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towing numbers from Ford

Discussion in 'Chevy Trucks' started by Detroitdan, Feb 19, 2007.

  1. Detroitdan

    Detroitdan PlowSite.com Addict
    Messages: 1,937

    The ads for the new F450 "pickup" got my attention when they said 24k towing. Checked Ford website and initially found it to be only around 16k. Hunted around some more and finally figured out they are talking fifth wheel towing. I wonder how many white collar wannabees are going to talk their wives into letting them buy this thing so they have the biggest pickup on the cul-de-sac. Wait until they buy a giant boat or RV and get out on the road with the rest of us.
    It's a pretty truck, but it is after all a medium duty, right? It just happens to look a lot like a pickup. I compared the numbers with Chevy 3500HD, although a 4500 would be the more obvious comparison. The Chevy is rated for 13k (hitch) and 16.5k (fifth wheel).
    What really makes me wonder about this whole thing is this: If you are towing 24k, then if your truck weighs more than 2,000 lbs, you need a class A CDL. Of course there are some exemptions concerning recreational vehicles like campers, but if you want to haul anything for work, you're in CDL country, and they don't tell you that.
    I was talking with a DOT cop recently and he told me they were beginning to target guys running 1 tons towing excavators, log trailers and such because they get up over 26k and don't even think they need a CDL. And of course a lot of those 1 tons shouldn't be pulling the 16-18k it takes to put them over anyway.
    Anyway, thought I'd throw it out there. Personally I'd rather have air brakes if I needed to tow 24k.
  2. Jay brown

    Jay brown PlowSite.com Addict
    Messages: 1,783

    that is one bad looking truck. the 16k raiting sounds about right, our f550 is rated at 17k and my gvw loaded towing is 39k. so i'm sure the 24k gvw will be no problem for that pickup. that truck kinda reminds me of the chevy kodiak pickup conversions only about $40,000 less and less hp.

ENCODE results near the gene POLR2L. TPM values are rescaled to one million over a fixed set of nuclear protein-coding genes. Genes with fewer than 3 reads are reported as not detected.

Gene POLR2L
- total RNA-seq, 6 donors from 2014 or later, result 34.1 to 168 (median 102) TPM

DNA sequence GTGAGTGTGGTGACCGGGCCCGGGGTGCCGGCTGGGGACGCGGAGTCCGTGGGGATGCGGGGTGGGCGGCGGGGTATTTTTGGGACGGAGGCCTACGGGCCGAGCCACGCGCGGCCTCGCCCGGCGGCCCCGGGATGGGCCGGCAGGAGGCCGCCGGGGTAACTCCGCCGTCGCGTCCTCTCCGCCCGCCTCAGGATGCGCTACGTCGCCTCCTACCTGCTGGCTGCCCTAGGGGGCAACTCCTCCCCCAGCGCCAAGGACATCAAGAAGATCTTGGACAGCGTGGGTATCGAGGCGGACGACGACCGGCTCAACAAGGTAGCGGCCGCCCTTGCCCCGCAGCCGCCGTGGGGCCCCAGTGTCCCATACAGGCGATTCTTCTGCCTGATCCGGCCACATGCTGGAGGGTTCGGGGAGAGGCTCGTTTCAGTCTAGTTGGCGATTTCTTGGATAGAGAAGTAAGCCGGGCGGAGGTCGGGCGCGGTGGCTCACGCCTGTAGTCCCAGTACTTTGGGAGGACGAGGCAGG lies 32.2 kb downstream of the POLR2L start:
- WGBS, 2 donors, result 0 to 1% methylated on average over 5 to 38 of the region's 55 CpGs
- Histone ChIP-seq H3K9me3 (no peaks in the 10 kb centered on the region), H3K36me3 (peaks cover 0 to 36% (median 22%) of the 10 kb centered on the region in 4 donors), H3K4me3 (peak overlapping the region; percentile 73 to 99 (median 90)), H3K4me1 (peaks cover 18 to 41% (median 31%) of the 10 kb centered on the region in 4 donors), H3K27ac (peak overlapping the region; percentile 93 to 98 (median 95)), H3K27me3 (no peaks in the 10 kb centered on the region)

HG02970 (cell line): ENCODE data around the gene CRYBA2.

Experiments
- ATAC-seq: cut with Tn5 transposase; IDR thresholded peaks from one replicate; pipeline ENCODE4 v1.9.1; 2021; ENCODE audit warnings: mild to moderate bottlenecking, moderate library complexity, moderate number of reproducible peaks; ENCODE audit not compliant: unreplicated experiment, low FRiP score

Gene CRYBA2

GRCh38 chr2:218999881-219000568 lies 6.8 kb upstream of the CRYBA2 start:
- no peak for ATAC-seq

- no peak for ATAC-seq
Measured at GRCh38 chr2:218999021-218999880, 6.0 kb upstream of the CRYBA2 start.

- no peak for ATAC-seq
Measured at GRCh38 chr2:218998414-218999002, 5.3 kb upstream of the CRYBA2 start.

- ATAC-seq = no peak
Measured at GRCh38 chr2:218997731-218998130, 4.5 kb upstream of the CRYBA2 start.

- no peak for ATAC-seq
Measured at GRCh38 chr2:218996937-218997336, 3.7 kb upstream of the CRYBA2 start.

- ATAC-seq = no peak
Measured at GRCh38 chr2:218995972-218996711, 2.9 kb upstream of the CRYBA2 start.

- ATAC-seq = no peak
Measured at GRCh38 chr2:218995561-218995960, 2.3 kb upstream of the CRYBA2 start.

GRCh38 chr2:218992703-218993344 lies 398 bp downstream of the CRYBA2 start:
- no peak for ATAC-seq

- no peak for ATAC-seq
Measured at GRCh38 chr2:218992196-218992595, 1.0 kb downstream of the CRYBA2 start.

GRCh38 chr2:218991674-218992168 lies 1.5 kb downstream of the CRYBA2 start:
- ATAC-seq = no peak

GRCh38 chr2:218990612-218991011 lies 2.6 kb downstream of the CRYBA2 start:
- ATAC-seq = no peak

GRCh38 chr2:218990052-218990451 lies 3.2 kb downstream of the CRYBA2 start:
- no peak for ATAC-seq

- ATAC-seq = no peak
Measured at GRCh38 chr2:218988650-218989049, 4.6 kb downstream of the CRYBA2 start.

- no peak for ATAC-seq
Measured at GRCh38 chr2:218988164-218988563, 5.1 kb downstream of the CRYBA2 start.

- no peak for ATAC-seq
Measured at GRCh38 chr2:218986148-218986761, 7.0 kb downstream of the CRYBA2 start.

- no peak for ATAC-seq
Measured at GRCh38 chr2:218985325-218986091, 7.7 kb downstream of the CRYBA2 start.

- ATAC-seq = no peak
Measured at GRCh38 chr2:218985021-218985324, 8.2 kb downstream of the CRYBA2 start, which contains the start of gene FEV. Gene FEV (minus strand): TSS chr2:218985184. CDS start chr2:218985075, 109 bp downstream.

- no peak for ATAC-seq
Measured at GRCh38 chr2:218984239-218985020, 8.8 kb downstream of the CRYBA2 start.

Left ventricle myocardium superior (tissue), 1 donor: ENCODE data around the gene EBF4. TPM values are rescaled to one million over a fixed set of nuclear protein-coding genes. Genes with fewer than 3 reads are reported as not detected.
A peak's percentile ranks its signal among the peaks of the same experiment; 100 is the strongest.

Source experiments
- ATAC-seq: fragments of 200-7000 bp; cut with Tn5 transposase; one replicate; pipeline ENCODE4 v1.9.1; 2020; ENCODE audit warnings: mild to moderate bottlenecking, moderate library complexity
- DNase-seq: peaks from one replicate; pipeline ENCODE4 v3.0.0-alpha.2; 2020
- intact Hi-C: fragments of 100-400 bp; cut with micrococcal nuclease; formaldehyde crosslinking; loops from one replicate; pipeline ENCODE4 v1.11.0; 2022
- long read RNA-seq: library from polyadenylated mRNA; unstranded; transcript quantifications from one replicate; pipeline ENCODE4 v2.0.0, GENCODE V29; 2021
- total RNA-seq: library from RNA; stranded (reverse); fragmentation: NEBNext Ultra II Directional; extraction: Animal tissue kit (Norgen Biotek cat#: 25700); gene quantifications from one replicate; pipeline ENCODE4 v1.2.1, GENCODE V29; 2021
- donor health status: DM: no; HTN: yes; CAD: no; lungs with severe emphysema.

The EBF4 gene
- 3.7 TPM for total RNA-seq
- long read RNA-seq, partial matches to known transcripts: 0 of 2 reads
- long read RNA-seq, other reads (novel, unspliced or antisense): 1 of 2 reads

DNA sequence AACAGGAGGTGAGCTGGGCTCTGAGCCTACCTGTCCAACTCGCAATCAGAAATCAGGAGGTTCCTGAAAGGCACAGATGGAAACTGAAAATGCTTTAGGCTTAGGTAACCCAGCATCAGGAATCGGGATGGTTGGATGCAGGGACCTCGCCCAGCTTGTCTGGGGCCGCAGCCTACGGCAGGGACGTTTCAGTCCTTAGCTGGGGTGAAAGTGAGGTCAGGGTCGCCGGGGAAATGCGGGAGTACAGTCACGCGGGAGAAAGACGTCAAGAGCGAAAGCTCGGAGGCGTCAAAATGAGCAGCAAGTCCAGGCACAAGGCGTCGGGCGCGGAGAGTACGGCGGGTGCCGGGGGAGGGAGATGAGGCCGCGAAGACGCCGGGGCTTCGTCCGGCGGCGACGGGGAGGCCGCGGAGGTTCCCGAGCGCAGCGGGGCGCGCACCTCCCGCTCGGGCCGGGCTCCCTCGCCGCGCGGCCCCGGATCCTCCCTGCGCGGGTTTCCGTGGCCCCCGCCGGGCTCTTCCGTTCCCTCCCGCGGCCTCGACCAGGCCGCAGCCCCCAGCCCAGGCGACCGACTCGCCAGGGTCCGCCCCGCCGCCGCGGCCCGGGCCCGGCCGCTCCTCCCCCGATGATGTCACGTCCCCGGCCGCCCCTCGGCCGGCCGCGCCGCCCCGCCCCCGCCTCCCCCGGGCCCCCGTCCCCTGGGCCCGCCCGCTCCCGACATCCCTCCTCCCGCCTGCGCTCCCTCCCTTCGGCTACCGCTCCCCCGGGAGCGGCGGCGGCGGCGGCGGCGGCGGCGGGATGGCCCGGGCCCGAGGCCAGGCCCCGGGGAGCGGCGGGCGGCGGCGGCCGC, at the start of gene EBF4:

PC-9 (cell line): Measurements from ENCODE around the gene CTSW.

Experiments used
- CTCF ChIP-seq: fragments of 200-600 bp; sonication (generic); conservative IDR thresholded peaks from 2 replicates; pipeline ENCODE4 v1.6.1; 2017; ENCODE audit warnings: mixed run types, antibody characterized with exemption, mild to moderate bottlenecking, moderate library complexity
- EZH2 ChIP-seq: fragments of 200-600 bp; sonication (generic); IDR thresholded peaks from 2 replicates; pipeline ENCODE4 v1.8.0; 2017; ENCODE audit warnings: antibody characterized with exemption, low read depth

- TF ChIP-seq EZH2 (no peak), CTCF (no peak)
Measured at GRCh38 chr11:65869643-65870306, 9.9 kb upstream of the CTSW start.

3. lawnMaster5000

    lawnMaster5000 Senior Member
    Messages: 105

    Ford sure mentions "for applications like snow plows" a lot when talking about these new trucks.
  4. Detroitdan

    Detroitdan PlowSite.com Addict
    Messages: 1,937

    My dually is too big for some of the driveways I plow, I'd hate to try to do them with that behemoth. I'm sure it would be fine for streets and parking lots, but sooner or later you'd bash up the rear fenders (like mine) and wish you had a dump body and narrow rear end. I've often thought how cool it would be to have a Kodiak crewcab, but then I come back to reality. It would be cool towing my big camper, until I got to the campground and couldn't get into a site. And driving it everyday would get old fast when I couldn't park it at the grocery store and took up two spaces at work.
    There's a guy near me with a 4wd crew dually F350, one of those multi-colored factory conversion van type packages, anyway he put 22.5 Alcoas on it. Looks almost the same as that F450 except for the fender flares and fender grilles.

    I keep telling myself I'm not getting another dually when I'm done with this one. Too much hassle with the fenders getting hit, too many tires to buy and maintain, pita to change or rotate tires. It's nice for towing and hauling weight, but for the number of times I do that a 2500 HD would be ok. But then I see the 07 Silverade 3500 HD dually and I start drooling.
  5. GetMore

    GetMore Senior Member
    Messages: 179

    FWIW, to pull a trailer with a GVWR of 10,000lbs or higher you need a class A CDL. It doesn't matter what the actual weight is, or what you are pulling it with.
    A class D (normal car license) is good for up to 26,000 lbs.
  6. Detroitdan

    Detroitdan PlowSite.com Addict
    Messages: 1,937

    But only when the gross combined weight exceeds 26,000.
  7. Jay brown

    Jay brown PlowSite.com Addict
    Messages: 1,783

    A class D (normal car license) is good for up to 26,000 lbs.[/QUOTE]

    only when you are hauling "non haz mat" or whenever you are driving a vehical designed to haul less that 16 passengers.
  8. Detroitdan

    Detroitdan PlowSite.com Addict
    Messages: 1,937